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3 Minute Economic Summary – June 2016

Article By Adam Hurwood | | Financial Planning
• The S&P/ASX 300 Accumulation Index finished the June Quarter down -2.45% after a roller-coaster period. After rising strongly in April, May and early June, the market fell sharply following the result of the UK referendum on EU membership. However, the market recovered some of this drop after the initial shock which helped drive demand for defensive stocks such as utilities. Since the end of the financial year the market has continued to rally back, reversing the losses from the Brexit announcement.

• For International Shares, stocks were also volatile and took a hit after the UK referendum results ending the month down -3.83%. The US markets bounced back quickly and generally finished the period up, whilst European and Japanese markets were hit the hardest. After the Brexit announcement the British Pound depreciated so quickly against the Japanese Yen that a trading halt was temporarily placed on the currency in Japan. Similarly, after the Brexit shock washed through, global markets have generally rallied back, in part from expectation that low interest rates/cheap money will continue to be made available to help further stimulate economies and offset some of the impacts of the Brexit.

• The Property sector continued its strong performance with both Australian and global listed property up 3.5% and 4.4% respectively for the month. Steady rental income has continued to see investors seek the reliability of property, particularly late in the month with the result of the UK Referendum. This flight to safer assets saw US property in particular do well, as investors took precautionary holdings in property in the lead up to the vote, which were further increased following the result. Sectors such as shopping malls, manufactured housing, retail strip developments and health care facilities that offer attractive yields benefited the most. Whilst in Australia, office and industrial performed very strongly for the same reasons.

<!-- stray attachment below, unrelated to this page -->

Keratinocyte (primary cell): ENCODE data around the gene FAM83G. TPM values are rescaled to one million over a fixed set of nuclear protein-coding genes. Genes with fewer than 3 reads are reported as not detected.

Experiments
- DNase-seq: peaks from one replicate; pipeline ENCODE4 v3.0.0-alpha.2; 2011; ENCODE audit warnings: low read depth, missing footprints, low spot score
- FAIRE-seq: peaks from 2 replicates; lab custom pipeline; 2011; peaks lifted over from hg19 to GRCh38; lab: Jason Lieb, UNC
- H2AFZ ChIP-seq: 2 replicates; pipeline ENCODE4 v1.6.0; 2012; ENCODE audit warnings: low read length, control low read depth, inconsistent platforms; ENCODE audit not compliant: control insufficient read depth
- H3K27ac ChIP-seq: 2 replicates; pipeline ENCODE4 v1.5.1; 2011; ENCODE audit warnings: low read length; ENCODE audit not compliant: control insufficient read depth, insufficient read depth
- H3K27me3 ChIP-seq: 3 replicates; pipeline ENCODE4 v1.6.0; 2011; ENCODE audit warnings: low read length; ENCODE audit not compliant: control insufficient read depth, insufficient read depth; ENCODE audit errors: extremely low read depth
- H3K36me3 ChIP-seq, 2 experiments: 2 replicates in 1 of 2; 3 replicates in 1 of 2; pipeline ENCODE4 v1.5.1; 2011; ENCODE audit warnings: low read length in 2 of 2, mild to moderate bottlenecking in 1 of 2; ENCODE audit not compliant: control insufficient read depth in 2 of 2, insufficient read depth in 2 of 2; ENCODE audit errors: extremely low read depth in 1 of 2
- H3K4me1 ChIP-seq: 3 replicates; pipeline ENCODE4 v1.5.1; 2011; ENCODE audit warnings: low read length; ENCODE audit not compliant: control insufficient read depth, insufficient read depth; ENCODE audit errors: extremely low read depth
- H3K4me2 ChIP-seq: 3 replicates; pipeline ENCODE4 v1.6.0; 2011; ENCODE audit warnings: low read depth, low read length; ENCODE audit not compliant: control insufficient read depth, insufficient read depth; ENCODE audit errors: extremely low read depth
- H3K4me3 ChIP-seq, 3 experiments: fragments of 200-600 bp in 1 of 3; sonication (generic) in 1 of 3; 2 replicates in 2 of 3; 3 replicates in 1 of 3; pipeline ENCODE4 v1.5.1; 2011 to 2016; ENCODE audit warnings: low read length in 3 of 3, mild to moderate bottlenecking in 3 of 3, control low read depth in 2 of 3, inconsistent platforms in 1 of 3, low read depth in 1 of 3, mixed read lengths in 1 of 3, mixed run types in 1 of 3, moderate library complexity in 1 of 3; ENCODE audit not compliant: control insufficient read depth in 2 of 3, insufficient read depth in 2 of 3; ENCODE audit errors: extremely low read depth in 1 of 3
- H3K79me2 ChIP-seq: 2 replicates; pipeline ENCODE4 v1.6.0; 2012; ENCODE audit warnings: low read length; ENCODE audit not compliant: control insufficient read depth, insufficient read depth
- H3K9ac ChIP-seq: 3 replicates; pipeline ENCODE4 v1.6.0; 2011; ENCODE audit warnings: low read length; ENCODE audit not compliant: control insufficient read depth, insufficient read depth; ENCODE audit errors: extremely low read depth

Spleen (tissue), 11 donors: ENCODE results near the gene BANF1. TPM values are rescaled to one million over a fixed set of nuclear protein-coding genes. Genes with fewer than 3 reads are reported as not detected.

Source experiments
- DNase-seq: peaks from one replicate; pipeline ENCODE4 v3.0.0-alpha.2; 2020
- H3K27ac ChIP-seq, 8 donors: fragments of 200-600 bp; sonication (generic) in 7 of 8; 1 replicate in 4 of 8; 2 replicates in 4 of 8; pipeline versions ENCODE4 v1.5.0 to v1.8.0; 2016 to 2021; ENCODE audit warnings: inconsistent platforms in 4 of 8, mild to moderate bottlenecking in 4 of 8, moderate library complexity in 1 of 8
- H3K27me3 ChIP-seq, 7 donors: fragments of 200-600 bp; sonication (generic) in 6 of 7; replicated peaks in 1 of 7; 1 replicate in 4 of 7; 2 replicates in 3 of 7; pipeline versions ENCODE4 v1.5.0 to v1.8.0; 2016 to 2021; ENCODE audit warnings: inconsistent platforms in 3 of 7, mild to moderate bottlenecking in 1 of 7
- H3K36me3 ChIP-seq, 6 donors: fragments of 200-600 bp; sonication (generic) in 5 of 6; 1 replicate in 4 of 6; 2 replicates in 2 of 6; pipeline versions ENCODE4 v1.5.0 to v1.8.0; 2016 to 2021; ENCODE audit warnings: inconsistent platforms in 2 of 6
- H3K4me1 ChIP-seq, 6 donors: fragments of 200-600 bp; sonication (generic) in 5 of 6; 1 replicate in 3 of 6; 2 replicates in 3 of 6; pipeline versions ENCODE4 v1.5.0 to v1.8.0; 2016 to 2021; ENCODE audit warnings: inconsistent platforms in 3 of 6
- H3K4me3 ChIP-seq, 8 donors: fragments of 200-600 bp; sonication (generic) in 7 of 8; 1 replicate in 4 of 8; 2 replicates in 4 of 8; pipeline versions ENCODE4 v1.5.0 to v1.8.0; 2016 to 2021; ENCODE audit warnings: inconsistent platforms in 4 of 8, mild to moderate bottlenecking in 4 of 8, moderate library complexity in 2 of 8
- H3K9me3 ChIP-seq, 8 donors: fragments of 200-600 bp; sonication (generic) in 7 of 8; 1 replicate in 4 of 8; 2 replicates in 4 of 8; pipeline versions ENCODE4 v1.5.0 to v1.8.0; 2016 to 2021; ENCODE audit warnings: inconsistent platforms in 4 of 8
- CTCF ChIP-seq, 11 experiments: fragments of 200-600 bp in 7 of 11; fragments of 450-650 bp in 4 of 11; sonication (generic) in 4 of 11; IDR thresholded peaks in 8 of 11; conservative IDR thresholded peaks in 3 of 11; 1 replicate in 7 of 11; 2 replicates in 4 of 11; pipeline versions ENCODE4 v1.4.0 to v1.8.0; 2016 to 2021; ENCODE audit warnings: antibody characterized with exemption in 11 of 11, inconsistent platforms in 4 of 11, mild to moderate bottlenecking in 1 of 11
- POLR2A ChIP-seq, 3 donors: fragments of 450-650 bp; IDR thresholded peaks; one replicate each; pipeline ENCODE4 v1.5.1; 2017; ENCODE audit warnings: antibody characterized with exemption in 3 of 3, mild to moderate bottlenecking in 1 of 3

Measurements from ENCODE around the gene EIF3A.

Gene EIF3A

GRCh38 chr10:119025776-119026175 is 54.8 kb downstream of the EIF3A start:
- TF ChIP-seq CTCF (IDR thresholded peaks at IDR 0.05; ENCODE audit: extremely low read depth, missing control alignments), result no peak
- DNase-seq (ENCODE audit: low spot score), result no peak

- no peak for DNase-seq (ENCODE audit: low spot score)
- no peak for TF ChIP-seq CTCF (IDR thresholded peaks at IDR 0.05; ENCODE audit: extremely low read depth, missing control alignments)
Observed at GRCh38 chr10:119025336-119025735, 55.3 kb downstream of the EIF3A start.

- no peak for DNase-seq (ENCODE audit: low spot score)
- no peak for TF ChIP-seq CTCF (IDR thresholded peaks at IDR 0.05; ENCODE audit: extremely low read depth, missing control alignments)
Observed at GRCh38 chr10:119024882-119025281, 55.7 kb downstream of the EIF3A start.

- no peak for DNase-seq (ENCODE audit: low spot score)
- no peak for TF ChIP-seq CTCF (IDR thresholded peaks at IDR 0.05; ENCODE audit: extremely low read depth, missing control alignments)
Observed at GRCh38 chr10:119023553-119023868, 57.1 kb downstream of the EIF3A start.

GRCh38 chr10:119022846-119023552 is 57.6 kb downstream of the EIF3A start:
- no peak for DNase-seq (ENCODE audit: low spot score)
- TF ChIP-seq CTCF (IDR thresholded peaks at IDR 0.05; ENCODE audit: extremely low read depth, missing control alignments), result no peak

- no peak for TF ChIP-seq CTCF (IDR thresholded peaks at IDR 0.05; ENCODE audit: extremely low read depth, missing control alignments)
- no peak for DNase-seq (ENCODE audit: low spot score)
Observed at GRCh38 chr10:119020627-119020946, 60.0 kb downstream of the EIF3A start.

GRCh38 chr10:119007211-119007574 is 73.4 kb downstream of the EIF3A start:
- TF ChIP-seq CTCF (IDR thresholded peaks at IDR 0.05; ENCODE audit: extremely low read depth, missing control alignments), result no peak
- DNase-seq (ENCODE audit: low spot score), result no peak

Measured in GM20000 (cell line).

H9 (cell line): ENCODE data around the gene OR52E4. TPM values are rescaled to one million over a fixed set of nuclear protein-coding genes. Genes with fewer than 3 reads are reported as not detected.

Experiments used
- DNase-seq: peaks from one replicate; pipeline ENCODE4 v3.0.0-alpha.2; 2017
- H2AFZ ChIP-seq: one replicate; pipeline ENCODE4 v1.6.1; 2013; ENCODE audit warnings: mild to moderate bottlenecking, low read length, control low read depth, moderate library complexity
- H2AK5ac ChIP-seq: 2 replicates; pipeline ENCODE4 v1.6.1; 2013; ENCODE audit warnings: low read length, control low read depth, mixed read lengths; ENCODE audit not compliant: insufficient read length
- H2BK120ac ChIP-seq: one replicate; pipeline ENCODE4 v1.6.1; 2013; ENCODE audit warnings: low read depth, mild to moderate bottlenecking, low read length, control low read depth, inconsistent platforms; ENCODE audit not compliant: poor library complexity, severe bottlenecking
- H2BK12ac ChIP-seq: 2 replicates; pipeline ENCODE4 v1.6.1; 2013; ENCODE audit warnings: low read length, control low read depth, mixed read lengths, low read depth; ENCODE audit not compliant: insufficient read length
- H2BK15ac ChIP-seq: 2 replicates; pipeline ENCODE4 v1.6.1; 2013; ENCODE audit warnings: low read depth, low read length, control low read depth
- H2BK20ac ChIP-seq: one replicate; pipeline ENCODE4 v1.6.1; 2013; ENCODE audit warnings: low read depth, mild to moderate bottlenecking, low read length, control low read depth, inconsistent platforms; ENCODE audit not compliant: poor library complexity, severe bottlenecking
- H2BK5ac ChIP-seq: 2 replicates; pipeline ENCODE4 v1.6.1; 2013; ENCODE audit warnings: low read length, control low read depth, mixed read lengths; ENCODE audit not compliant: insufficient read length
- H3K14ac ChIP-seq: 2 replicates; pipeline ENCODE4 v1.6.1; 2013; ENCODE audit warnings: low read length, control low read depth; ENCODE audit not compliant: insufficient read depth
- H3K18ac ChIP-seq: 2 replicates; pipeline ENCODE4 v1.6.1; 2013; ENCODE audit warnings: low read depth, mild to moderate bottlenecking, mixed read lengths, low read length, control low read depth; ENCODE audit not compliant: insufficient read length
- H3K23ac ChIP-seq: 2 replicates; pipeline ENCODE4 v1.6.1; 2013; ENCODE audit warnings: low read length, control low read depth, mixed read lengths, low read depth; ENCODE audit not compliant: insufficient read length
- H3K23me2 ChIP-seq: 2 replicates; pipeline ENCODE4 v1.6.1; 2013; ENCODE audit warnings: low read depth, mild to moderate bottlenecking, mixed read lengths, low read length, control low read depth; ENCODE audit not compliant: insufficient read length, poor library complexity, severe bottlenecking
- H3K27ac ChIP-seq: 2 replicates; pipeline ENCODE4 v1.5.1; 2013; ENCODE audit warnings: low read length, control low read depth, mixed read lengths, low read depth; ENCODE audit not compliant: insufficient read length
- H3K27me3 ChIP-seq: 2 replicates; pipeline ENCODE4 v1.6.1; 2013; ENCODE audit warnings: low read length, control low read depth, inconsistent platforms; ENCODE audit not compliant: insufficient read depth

• Similarly, for Fixed Interest, June was volatile but returns ended the period up 1.3% for Australian Fixed Interest and 2.0% for International. For International Fixed Interest, June was then dominated by the lead up and eventual vote for the UK to leave the EU. This saw many investors retreat to the safety of defensive assets given the uncertainty of what impact Brexit would have on share markets, which drove fixed interest returns higher. Some of the volatility was also due to speculation as to the timing of the next interest rate increase by the US Federal Reserve, with any increase reducing the demand for existing government bonds, particularly for record low rates in Europe and Japan.

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